In the past several years, consumer data privacy laws have increasingly taken center stage. With the European Union (“EU”) having passed the General Data Protection Regulation (“GDPR”) and now with at least five U.S. states having comprehensive state privacy laws on the books, data privacy considerations have become more important than ever before for businesses looking to strike a mergers & acquisitions (“M&A”) deal. M&A transactions consist of multiple steps, and the disclosure or transfer of personal data between the seller and the buyer oftentimes becomes part of the process. Specifically, disclosure of personal data associated with an acquired target (or acquired assets) typically consists of a whole host of information regarding employees, customers, and third parties. While most disclosures of personal data occur at closing, businesses should take care to conduct adequate diligence and leverage experienced privacy law professionals to mitigate pre-closing, privacy-related risks and liabilities.
This blog post summarizes the key privacy law and contractual considerations that businesses should be mindful of with respect to the disclosure of employee data during an M&A transaction.
Employee or personnel data can provide insight into a business’s inner workings. Aside from revealing personal information about employees, employee data can also expose key performance indicators through benefits and salary information as well as productivity levels. As a result, disclosure of a variety of categories of data throughout the due diligence period of a M&A transaction typically occurs. However, businesses should carefully evaluate the privacy risks associated with the sharing of employee data, especially during these early phases of negotiations. Moreover, businesses should assess the target’s pre-closing, privacy-related liabilities and consider ways to mitigate these risks through adequate due diligence and privacy-related representations. The disclosure of such employee data may present legal and confidentiality implications, and in light of that, businesses should be aware of any legal or contractual risks related to the sharing of employee data.
Employee Data Transfers - Legal Obligations in the U.S. and EU
There are various U.S. labor and privacy laws governing the use of employee data at both the federal and state level.
For example, the California Privacy Rights Act (“CPRA”) includes protections for the personal information of employees in California. While employee data has been previously exempted from California’s privacy obligations, Octillo is closely monitoring the status of that exemption. As it currently stands, this exemption may end when CPRA becomes fully effective on January 1, 2023. Octillo recently published a detailed analysis of the CPRA employee data requirements, for more information please read our blog here.
Furthermore, personal information of EU residents is governed by the GDPR. The GDPR applies specifically to any information that can be directly or indirectly linked to an individual. GDPR Art. 4(i). This includes employee data. If your business operates in the EU, it may have certain obligations under the GDPR that govern the disclosure of employee data.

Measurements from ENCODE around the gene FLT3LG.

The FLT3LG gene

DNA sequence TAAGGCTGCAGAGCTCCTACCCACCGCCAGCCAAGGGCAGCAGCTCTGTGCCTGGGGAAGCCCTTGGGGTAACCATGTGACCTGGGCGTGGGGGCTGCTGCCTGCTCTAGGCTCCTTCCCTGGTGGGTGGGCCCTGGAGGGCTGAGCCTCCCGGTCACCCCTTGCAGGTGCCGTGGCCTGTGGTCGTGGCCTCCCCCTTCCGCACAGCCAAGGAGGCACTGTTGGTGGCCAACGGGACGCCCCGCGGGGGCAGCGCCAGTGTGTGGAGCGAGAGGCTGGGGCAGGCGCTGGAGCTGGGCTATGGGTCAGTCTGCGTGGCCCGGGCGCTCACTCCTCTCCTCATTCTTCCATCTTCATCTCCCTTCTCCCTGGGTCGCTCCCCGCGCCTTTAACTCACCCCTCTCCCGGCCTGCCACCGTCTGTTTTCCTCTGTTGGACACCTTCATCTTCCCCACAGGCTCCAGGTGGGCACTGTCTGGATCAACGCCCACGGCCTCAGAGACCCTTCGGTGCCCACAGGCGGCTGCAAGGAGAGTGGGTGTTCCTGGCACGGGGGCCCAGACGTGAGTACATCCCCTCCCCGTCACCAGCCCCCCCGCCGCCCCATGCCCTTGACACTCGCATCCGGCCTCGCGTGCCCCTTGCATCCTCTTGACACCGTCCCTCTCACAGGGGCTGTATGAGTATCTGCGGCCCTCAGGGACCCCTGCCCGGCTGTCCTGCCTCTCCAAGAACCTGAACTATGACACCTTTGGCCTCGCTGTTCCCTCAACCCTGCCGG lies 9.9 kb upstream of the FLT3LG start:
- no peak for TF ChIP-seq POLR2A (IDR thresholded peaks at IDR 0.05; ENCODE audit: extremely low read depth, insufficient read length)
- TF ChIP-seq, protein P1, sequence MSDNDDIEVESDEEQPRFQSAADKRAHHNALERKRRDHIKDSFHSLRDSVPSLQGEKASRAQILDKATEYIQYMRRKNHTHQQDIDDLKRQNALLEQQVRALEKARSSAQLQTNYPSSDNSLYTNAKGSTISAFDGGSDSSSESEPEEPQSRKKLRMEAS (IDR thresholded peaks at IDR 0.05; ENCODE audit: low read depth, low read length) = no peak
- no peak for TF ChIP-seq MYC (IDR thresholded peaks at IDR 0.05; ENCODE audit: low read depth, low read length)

Additionally, employers may have confidentiality obligations to their employees when the employer provides contracts or policies indicating how the employer will use or disclose the employee’s data through, for example, an Employee Privacy Notice.
Some considerations to keep in mind include:
- Examine your business’ Employee Privacy Notice as well as the circumstances under which employees have consented to share with third parties (notably, whether employee data may be shared in the context of a business transfer or M&A transaction);
- Check if your business has a corporate confidentiality agreement (if so, the key question is whether the agreement only governs the data collection practices of your clients or whether employees are included);
- Review your business’ policies and procedures, including the employee handbook and data protection policy, as applicable (such as reviewing for any language-limiting situations in which data could be shared, types of data that could be disclosed, purposes for which data could be shared, and third parties with which data could be revealed.
Conclusion and Key Takeaways
Data is now a crucial business asset that should be afforded considerable attention throughout the course of the M&A process. There have been instances in which companies have faced significant hurdles in M&A transactions when unknown or undisclosed privacy or cybersecurity issues later came to light. Regulators are also paying attention to what happens to data privacy and cybersecurity protections as businesses undergo M&A transactions.
This is also true for employee data. It is likely that businesses have internal employment policies and procedures that could give rise to confidentiality obligations and impact how a buyer or a seller would disclose data during an M&A transaction. Businesses should also be aware of the applicable laws and regulations that provide protections for employee data.
Octillo’s experienced team of privacy professionals routinely works with companies on both sides of M&A transactions evaluating data privacy concerns that may emerge as part of the due diligence phase or as part of the transaction. If you have any questions or concerns regarding the privacy implications of various disclosures in M&A transactions, please contact a member of our team.